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Overeating Tied To Changes In Brain Chemistry

October 5, 2010 by  

Overeating tied to changes in brain chemistry  The obesity epidemic is putting a great deal of strain on the healthcare system, costing the nation billions of dollars each year. Additionally, the number of deaths due to obesity-related health problems are rising at a rapid rate.

New research suggests that brain chemistry changes in overweight individuals may be partly to blame for the epidemic, which is spiraling out of control.

Researchers from the University of Texas, Austin found that overweight and obese individuals have fewer dopamine receptors. These are responsible for pleasure responses in the brain to external stimuli, including food. A lack of receptors means that individuals must eat more food to feel satiated.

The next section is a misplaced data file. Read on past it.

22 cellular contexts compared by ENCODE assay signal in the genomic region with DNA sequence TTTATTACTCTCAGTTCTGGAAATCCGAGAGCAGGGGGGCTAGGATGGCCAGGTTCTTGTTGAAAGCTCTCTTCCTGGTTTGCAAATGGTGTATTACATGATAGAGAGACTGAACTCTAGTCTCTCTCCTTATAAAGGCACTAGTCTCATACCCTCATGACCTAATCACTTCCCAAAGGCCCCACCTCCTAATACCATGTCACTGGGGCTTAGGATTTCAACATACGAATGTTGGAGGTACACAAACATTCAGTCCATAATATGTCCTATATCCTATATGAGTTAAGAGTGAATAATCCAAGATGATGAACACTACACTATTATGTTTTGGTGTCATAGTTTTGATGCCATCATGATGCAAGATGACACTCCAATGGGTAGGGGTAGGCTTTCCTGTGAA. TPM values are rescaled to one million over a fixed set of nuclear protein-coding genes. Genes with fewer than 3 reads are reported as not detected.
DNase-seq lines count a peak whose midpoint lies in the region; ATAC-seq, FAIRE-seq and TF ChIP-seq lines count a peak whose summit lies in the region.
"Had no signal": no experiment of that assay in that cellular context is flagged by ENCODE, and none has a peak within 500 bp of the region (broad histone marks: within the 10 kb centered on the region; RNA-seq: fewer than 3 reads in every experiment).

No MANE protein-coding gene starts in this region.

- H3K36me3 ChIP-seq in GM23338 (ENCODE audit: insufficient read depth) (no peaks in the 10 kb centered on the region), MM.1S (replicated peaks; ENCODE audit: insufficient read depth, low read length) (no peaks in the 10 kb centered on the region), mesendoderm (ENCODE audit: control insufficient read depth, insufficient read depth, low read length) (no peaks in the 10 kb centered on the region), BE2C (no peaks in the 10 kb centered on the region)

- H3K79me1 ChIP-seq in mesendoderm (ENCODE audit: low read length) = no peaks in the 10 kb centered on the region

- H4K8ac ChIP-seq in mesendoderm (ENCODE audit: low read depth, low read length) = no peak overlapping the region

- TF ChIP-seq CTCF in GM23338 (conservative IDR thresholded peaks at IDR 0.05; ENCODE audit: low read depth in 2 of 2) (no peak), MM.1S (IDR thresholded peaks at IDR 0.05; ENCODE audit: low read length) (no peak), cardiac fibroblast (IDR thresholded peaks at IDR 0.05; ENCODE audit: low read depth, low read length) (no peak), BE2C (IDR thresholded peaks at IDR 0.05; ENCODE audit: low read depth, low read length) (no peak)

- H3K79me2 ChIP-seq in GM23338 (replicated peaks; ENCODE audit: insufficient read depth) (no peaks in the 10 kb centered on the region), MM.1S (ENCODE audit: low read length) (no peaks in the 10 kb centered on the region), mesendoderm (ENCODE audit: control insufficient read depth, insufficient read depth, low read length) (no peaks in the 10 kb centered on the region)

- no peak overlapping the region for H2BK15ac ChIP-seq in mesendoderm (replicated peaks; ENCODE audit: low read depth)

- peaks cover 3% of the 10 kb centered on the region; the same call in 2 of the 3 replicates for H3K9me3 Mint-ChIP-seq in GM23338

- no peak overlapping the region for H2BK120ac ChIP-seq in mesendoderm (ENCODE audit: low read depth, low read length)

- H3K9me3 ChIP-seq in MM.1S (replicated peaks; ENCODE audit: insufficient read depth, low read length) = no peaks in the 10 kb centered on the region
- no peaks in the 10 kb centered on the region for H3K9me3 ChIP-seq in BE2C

The findings help explain why it can be so difficult for overweight individuals to cut back on portion sizes and limit their food intake.

"These results will be important when developing programs to prevent and treat obesity," said Eric Stice, who led the study. "This may explain why obesity typically shows a chronic course and is resistant to treatment."

Stice believes that understanding the underpinnings of the disease could help doctors develop more effective treatments for obesity.

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